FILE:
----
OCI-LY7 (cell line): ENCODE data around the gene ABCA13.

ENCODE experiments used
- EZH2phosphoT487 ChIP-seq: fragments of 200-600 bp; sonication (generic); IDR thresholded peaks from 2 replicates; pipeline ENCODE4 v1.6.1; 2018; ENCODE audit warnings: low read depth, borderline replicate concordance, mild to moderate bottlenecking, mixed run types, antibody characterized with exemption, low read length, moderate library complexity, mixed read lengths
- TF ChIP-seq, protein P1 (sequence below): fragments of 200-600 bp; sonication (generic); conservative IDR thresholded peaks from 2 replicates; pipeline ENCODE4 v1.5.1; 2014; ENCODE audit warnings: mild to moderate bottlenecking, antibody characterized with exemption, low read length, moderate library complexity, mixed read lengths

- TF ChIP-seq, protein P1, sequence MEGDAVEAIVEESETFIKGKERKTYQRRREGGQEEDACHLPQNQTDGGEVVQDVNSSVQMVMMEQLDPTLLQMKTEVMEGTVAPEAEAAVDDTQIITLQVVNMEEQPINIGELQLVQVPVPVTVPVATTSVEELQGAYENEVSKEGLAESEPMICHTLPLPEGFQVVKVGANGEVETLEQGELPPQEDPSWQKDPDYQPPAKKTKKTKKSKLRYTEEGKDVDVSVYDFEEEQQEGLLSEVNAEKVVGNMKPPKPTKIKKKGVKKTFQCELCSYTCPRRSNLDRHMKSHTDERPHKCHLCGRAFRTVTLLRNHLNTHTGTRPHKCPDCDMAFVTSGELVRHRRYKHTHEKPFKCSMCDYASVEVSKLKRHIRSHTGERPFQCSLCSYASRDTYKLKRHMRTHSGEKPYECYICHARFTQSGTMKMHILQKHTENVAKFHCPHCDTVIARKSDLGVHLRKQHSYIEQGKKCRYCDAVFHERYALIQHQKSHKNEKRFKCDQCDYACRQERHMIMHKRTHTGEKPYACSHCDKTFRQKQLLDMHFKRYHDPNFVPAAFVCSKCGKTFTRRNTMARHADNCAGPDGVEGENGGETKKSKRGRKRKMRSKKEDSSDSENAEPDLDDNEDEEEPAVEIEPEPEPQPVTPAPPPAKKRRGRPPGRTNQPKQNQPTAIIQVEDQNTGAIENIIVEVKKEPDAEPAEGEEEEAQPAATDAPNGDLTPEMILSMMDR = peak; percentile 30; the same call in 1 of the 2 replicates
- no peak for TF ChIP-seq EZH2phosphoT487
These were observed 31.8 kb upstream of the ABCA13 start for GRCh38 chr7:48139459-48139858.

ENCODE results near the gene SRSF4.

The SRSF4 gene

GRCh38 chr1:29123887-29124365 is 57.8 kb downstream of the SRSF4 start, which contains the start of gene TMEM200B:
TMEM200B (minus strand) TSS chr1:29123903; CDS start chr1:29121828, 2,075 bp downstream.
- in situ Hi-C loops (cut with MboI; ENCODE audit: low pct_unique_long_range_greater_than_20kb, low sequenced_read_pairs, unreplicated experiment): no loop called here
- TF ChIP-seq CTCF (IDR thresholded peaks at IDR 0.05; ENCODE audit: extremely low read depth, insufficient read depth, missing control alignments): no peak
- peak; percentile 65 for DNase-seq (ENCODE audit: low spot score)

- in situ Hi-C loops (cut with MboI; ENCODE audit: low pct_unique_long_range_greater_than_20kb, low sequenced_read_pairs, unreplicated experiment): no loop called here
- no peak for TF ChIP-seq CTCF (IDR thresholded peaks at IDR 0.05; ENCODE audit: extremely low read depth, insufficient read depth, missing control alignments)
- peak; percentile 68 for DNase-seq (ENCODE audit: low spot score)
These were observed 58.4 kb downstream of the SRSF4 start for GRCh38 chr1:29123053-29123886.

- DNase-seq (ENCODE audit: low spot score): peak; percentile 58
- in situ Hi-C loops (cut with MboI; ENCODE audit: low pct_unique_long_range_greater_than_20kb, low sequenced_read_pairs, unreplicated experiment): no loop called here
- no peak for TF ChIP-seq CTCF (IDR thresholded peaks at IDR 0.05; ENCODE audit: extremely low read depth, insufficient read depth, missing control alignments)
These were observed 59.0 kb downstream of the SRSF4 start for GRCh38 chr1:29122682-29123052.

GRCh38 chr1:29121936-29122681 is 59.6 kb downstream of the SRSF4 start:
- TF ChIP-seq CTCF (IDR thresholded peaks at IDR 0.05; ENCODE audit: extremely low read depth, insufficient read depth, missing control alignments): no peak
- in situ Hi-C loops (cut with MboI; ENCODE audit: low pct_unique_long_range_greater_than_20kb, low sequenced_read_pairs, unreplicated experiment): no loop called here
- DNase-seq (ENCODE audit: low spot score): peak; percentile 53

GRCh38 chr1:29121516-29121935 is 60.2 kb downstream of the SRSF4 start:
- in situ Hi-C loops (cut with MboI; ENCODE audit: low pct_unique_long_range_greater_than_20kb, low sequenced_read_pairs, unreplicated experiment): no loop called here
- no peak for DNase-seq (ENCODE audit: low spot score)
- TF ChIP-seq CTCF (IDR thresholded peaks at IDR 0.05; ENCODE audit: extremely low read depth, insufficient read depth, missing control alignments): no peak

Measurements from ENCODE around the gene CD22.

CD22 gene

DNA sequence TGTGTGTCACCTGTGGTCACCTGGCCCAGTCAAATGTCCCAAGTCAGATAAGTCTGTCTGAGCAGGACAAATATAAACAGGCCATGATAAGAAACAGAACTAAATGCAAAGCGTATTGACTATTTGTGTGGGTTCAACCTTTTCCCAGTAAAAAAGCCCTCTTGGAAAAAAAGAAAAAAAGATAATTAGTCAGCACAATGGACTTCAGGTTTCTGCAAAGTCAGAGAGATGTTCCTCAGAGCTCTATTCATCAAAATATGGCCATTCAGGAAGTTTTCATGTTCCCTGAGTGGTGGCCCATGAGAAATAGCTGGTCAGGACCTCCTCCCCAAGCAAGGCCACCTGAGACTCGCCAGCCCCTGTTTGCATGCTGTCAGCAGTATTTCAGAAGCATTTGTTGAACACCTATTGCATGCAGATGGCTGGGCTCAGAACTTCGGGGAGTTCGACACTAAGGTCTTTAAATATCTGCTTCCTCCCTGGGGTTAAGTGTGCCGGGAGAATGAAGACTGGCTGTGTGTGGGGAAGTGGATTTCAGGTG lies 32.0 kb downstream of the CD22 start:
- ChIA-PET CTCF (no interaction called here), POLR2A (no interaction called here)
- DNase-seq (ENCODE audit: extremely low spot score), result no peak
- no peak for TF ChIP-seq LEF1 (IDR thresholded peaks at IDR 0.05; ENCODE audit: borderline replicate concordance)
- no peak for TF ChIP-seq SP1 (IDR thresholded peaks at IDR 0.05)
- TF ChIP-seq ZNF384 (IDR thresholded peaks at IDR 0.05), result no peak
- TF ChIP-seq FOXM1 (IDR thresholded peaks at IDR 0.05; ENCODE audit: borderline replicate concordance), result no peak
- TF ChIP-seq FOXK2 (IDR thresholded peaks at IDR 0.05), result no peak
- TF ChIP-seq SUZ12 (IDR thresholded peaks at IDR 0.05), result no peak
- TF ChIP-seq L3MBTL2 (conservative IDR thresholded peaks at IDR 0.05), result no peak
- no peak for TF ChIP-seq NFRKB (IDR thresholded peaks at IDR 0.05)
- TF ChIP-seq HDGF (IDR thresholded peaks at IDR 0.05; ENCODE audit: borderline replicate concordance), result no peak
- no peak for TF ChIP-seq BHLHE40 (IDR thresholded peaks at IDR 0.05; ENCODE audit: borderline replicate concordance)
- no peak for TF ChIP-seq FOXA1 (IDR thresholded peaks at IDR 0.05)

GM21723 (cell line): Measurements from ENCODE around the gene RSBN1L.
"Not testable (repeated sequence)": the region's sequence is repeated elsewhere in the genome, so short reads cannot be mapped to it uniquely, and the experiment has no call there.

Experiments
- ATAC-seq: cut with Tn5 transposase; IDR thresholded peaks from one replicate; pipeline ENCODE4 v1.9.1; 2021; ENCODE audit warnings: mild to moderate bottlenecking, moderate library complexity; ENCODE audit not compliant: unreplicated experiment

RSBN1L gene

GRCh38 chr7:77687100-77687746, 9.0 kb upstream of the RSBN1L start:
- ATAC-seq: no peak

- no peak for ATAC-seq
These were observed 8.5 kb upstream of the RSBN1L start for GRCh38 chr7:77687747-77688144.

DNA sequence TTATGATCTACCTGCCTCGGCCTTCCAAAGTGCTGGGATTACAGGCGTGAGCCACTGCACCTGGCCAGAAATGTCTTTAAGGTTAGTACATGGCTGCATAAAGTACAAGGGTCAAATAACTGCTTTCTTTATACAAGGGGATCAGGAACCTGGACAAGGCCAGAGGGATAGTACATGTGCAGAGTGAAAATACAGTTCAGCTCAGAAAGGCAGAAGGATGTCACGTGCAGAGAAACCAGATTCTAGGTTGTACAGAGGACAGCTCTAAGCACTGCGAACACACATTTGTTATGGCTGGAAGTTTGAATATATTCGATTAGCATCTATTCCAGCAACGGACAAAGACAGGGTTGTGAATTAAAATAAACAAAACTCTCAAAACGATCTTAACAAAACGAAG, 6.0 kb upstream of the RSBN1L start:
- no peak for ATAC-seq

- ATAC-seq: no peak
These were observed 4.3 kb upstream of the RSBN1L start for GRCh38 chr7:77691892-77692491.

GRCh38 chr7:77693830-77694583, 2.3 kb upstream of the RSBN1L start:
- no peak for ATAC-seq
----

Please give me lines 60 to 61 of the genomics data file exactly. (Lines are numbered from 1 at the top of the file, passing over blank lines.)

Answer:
GRCh38 chr7:77693830-77694583, 2.3 kb upstream of the RSBN1L start:
- no peak for ATAC-seq